Gender is just one of the many social dimensions that make up an individual. In honor of International Women's Day, A4NH Gender Research Coordinator Hazel Malapit reflects on A4NH's approach to closing gender gaps and addressing inequities in agriculture, nutrition, and health.
Photo credit: Neil Palmer/CIAT
Gender equity means giving equal value to women’s and men’s lives. Often, we refer to equal outcomes like equal pay, representation, and access to education and health care. At the heart of this is the desire for fairness – despite our outward differences, we are all human and deserve the same rights, opportunities, and treatment. Closing gender gaps means caring about “sameness” in achievements like education or health, as well as “fairness” in the processes that result in these achievements. How are the benefits from development distributed between women and men? Inequities are the differences in outcomes and processes that are unnecessary, avoidable, unfair, and unjust.
Nutrition and health outcomes are unequal
Large disparities in nutrition and health outcomes exist between social groups, and the resources and processes related to these outcomes are often distributed inequitably. At a recent conference, A4NH Senior Gender Adviser Agnes Quisumbing talked about how diets differ across regions, which reveals inequalities. “Globally, we are eating too much meat,” she observed, “and too many starchy staples (for our health and that of our planet). But this plate is skewed by the consumption of richer nations. In South Asia, diets have very little animal protein, while in sub-Saharan Africa, there is a lot of starchy staple consumption but very little else. Not surprisingly, wealth and location play a role in dietary inequality – though not always in the expected direction. For example, children in the highest wealth quintile breastfeed less than children in the lowest, though wealthier children meet the criteria for minimum acceptable diets, dietary diversity, and meal frequency.”
When it comes to nutrition and health outcomes, women and girls are particularly vulnerable. In Bangladesh, for example, across all age groups (with the exception of primary school-aged children in the richest 20 percent of households), females have lower energy intakes than males. As a country where gender discrimination is deeply ingrained, the intrahousehold distribution of micronutrients like vitamin A, iron, and zinc are likely to be worse for women and girls. She concluded, “(a)ddressing gender inequities is important to solving the nutrition problem in Bangladesh.”
Gender is one of many social dimensions
While gender bias is one important source of vulnerability, there are many other factors that intersect with gender, such as race, class, caste, ethnicity, and life stage. These social categories can compound or offset gender differences. If we care about giving equal value to women’s and men’s lives, we should recognize that gender is but one of the many social dimensions of the individual.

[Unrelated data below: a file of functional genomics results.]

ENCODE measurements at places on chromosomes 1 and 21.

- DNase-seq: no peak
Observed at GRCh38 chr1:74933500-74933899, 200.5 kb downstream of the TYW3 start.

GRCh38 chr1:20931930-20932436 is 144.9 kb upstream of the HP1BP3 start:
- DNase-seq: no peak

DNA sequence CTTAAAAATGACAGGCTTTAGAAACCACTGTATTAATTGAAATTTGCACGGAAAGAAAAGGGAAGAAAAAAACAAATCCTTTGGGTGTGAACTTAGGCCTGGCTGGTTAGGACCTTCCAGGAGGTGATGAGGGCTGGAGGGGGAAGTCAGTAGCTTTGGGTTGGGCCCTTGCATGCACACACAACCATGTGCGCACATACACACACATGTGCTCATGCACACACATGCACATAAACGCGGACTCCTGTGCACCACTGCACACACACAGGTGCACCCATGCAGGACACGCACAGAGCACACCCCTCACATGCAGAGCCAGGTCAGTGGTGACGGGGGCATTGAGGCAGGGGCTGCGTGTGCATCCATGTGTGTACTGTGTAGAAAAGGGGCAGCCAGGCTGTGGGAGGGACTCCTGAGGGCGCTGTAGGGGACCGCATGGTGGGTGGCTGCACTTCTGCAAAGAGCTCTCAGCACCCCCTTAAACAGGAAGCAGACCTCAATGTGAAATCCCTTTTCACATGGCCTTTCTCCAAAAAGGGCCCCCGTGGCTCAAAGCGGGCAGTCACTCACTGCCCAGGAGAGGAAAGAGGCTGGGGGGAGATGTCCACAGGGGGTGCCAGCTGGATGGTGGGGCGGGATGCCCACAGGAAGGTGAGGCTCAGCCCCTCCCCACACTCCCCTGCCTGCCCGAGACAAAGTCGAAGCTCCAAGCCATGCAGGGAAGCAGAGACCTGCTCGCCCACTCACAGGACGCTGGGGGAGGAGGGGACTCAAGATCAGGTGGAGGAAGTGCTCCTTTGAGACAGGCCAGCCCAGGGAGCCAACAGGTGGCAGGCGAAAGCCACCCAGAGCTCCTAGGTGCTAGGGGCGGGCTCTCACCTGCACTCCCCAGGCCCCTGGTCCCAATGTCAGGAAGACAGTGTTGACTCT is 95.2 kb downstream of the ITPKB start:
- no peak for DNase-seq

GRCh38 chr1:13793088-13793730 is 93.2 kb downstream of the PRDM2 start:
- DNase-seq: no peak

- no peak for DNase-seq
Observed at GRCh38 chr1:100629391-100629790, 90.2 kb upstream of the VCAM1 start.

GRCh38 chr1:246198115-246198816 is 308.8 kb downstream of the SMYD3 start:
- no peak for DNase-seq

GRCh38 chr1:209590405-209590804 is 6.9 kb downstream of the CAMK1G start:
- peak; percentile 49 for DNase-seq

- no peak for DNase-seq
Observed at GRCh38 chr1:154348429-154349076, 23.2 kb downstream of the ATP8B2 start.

Image credit: Lee Dixon/IFPRI
As a girl transitions to adulthood and moves through different life stages, her situation shifts. Adolescent girls, for example, face different vulnerabilities compared to children, married adult women, or elderly women. Similarly, women across different socio-economic classes experience different gender-based constraints. The gender disparities experienced by ultra-poor women and men are likely different from those experienced by the marginally poor, nonpoor, or wealthy. We cannot close gender gaps without considering how these other vulnerabilities intersect with gender.
Equity in A4NH research
At A4NH, we recognize that gender is an integral component of agriculture, nutrition, and health. A recent review conducted by Jody Harris and Becky Mitchell of the Institute of Development Studies (IDS) revealed that A4NH research systematically addresses gender and touches on other equity dimensions, such as poverty, life stage, and location. However, the intersectionality between different areas of equity is not sufficiently explored.
A4NH is now working to address this issue at multiple levels. We commissioned a scoping literature review led by Harris and Nick Nisbett of IDS to assess how aspects of equity have been treated in agriculture, nutrition, and health research by A4NH and others to date, focusing on the A4NH flagship research areas. A4NH is also funding small formative or diagnostic research activities on equity specific to each research flagship. For example, the flagship on Food Systems for Healthier Diets is developing a theory of change for how key gender inequities in the food systems of LMICs relate to achieving healthier diets, assessing the assumptions and related evidence at each step. The flagship on Food Safety is developing a training curriculum on equity and gender for the first veterinary class at Malawi’s Lilongwe University of Agriculture and Natural Resources. The curriculum aims to raise awareness about equity issues in veterinary medicine and teach trainees about how equity affects their work and the people who own or manage livestock.
By addressing inequities, we are able to adapt nutrition and health interventions to benefit those most in need. Through this work, A4NH hopes to enhance our understanding of the complex relationships between gender, equity, agriculture, nutrition, and health, and build the capacity and tools needed to take on this research.
This post is part of a blog, the Gender-Nutrition Idea Exchange, maintained by the CGIAR Research Program on Agriculture for Nutrition and Health. To add your comments below, please register with Disqus or log in using your Facebook, Twitter, or Google accounts. You must be signed in or registered in order to leave a comment.